Finally, the most important moisture performance of your assembly — given that you are already aware of and committed to a good WRB and a good flashing system to manage bulk water — is your continuous air barrier. Despite the great air seal of your cavity spray foam, I would be detailing the housewrap, the plywood sheathing, or the rigid insulation to act as a continuous exterior air barrier.


  1. User avater
    Stephen Sheehy | | #1

    No rain screen required if you side correctly?
    Isn't a major benefit to a rain screen the ability of siding to dry out, significantly prolonging paint life?

  2. User avater GBA Editor
    Martin Holladay | | #2

    Response to Stephen Sheehy
    Although the person referred to as "Ontario" doesn't feel that a rainscreen gap is needed, many building experts disagree. For a full discussion of rainscreens, see this article: All About Rainscreens.

    It's certainly true that it's possible to install siding without a rainscreen gap (at least in parts of Canada where the building codes don't require builders to include the gap). That said, the many advantages of including a gap make the small investment worthwhile, in my opinion.

  3. User avater
    David Goodyear | | #3

    Within the past 50 -100 years (and before) clapboard siding was the mainstay for cladding in Newfoundland (I'm in Zone 6) until the introduction of vinyl. In Newfoundland, most if not all, houses were built without rainscreens using spruce clapboard and there are still many still standing with the original siding. People painted their siding with alkyd based oil paints and they always bubbled, chipped and had to be scraped and painted. It is likely that some (if not all) of this was due to the lack of a rainscreen cavity. I assume that moisture migration through the back of wet cladding caused the finish to release from the cladding surface. I would think that eventually this would lead to rotting clapboard and exterior sheathing. This being said, from my discussion with local people, rotting didn't happen that often...maybe because temperature extremes here didn't allow long enough for mould and rot to take over....or maybe a couple of wood stoves firing for 9 months a year in a house with empty wall cavities increased the drying potential so the exterior sheathing and clapboard remained fine. This being said, those houses always have a unique smell to them! likely due to moisture, mould, and mildew.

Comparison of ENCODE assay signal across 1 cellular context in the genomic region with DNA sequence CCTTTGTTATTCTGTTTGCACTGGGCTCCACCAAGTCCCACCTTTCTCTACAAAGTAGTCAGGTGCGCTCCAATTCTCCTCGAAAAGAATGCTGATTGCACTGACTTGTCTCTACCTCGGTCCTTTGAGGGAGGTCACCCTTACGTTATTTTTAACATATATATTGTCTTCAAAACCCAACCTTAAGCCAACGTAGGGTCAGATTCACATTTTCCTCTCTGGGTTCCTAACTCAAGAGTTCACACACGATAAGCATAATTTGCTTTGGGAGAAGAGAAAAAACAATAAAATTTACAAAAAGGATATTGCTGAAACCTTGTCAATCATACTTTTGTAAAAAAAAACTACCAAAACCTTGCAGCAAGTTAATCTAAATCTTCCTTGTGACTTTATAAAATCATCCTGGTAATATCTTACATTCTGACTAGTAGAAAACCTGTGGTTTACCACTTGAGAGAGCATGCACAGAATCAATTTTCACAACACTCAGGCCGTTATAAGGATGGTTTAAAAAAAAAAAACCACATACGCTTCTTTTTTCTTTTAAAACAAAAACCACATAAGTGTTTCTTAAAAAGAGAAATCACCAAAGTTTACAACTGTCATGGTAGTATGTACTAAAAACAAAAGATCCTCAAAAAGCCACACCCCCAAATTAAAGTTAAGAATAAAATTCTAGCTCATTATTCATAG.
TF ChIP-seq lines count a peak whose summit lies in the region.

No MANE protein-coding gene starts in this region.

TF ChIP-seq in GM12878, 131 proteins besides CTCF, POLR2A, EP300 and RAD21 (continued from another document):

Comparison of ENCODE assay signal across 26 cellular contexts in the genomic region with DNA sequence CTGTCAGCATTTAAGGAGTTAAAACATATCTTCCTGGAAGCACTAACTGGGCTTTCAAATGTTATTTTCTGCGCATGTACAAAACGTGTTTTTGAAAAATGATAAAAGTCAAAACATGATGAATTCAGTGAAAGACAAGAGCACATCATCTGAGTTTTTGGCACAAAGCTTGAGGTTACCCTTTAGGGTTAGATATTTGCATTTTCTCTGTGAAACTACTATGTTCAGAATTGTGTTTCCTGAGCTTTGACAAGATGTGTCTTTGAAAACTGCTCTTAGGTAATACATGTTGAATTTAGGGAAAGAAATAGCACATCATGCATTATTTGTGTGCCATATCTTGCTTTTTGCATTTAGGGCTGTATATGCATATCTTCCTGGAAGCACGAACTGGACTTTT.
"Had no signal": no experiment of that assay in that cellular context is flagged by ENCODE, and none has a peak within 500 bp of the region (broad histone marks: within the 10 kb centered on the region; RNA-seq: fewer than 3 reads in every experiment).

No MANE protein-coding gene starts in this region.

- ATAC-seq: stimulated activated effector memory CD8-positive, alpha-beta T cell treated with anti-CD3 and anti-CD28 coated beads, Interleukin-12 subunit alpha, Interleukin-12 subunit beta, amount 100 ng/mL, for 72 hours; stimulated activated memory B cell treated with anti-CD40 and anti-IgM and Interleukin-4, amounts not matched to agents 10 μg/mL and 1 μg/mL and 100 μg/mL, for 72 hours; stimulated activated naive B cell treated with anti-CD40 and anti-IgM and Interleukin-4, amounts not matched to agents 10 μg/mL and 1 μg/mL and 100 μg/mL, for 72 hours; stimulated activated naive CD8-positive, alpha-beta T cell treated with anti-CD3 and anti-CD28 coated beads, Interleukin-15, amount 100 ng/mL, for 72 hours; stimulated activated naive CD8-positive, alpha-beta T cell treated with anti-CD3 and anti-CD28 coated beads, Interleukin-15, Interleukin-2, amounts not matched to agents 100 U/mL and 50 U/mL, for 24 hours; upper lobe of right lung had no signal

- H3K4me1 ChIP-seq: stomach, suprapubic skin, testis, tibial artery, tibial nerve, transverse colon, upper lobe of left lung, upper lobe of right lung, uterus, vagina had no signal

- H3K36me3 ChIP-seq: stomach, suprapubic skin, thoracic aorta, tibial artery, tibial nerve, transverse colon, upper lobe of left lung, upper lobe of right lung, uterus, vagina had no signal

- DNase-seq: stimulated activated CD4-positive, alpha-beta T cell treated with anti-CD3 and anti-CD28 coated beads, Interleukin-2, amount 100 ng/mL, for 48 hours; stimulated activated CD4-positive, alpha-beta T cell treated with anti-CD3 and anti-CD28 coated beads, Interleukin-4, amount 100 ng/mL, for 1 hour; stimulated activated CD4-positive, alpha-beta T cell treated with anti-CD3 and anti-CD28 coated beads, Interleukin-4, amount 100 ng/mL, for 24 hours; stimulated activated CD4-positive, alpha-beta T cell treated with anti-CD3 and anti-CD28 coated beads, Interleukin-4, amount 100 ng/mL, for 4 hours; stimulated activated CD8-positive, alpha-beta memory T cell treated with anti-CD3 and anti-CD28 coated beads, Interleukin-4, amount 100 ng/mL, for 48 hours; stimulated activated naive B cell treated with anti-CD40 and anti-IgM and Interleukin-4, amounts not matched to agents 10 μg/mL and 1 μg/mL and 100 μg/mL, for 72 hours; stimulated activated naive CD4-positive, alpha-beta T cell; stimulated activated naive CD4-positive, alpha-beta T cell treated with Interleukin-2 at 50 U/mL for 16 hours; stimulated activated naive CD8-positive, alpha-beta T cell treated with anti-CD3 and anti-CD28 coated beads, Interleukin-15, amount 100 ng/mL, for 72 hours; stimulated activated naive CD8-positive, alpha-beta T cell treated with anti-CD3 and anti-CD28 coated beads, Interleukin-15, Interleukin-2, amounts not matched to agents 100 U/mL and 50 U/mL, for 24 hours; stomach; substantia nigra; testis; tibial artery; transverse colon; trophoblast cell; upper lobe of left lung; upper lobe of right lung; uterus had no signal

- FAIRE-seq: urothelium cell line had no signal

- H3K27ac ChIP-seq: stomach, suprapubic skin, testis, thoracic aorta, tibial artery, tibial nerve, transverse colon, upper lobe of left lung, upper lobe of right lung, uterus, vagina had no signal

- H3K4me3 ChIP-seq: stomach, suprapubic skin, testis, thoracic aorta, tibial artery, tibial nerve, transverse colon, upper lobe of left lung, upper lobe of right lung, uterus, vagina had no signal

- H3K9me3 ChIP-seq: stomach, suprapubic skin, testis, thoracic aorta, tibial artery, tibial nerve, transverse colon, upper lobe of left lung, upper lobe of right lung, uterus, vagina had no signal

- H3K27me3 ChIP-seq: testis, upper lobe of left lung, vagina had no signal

Rainscreens are a cheap addition....and a cheap insurance policy....there's isn't really any reason not to include it knowing what we know now about building envelopes.

  4. John Burk | | #4

    Exterior insulation
    Just finished building 2x6 with plywood exterior, 4" of reclaimed T&G roofing foam and 2" sprayed interior closed cell foam, roof 6" foam and sprayed too. Built in Ontario just South of Sudbury almost on Georgian Bay, zone 5+. Foam is strapped with 1" pine to provide rain screen and hold foam in place. Still doing interior and have to finish siding but haven't spent a full winter yet. Amazed at the comfortable feeling and stable temperature, heating easily with a mini split and fireplace usually the fire. All in all really happy with the build so far.

  5. Steve Grinwis | | #5

    Drying to the outside?
    This question is similar to mine, though hopefully without the hostility...

    I'm having a home built in Ontario. I want to improve the thermal performance, and one of the easy ways to do this is to simply fill the existing 2*6 wall cavity with spray foam.

    I think that would give me an R-35 wall assembly. 5" of closed cell, + 1" EPS rigid insulation in the outside. I'm worried about this assembly drying though. The inspector will almost certainly demand a polyethylene vapor barrier.

    Would an assembly like this sufficiently dry to the outside? I guess through the osb and EPS? seems like if any water at all gets in your done. Thoughts?

    This isn't a custom build, but they're willing to entertain my requests.

  6. User avater GBA Editor
    Martin Holladay | | #6

    Response to User-6930437
    Care to tell us your name?

    I really don't recommend the wall assembly you describe. (And putting polyethylene on the interior is especially nuts. Don't building inspectors in Canada know that 5 inches of closed-cell spray foam is a vapor barrier?)

    The wall you describe would probably work (from a building science perspective), as long as the wall had good flashing. Needless to say, a rainscreen gap between the siding and the WRB would help.

    The problems with this wall have to do with its high cost (that's a lot of closed-cell spray foam), its environmental impact (bad, because of the blowing agents in the foam, unless you choose one of the new closed-cell spray foam with a more benign blowing agent), and the fact that the 1 inch of EPS is insufficient to do much to address thermal bridging through the studs.

    In Southern Ontario (Climate Zone 6), the best approach for a 2x6 wall would be to include thicker rigid foam (a minimum of R-11.25 of rigid foam, which means about 3 inches of EPS) and to install fluffy insulation (fiberglass, mineral wool, or cellulose) between the studs. This type of wall doesn't need an interior vapor retarder, but if you have an old-fashioned building inspector who is hard to educate, you can install interior MemBrain, a "smart" retarder, instead of polyethylene.

    For more information, I suggest that you read these two articles:

    Installing Closed-Cell Spray Foam Between Studs is a Waste

    How to Design a Wall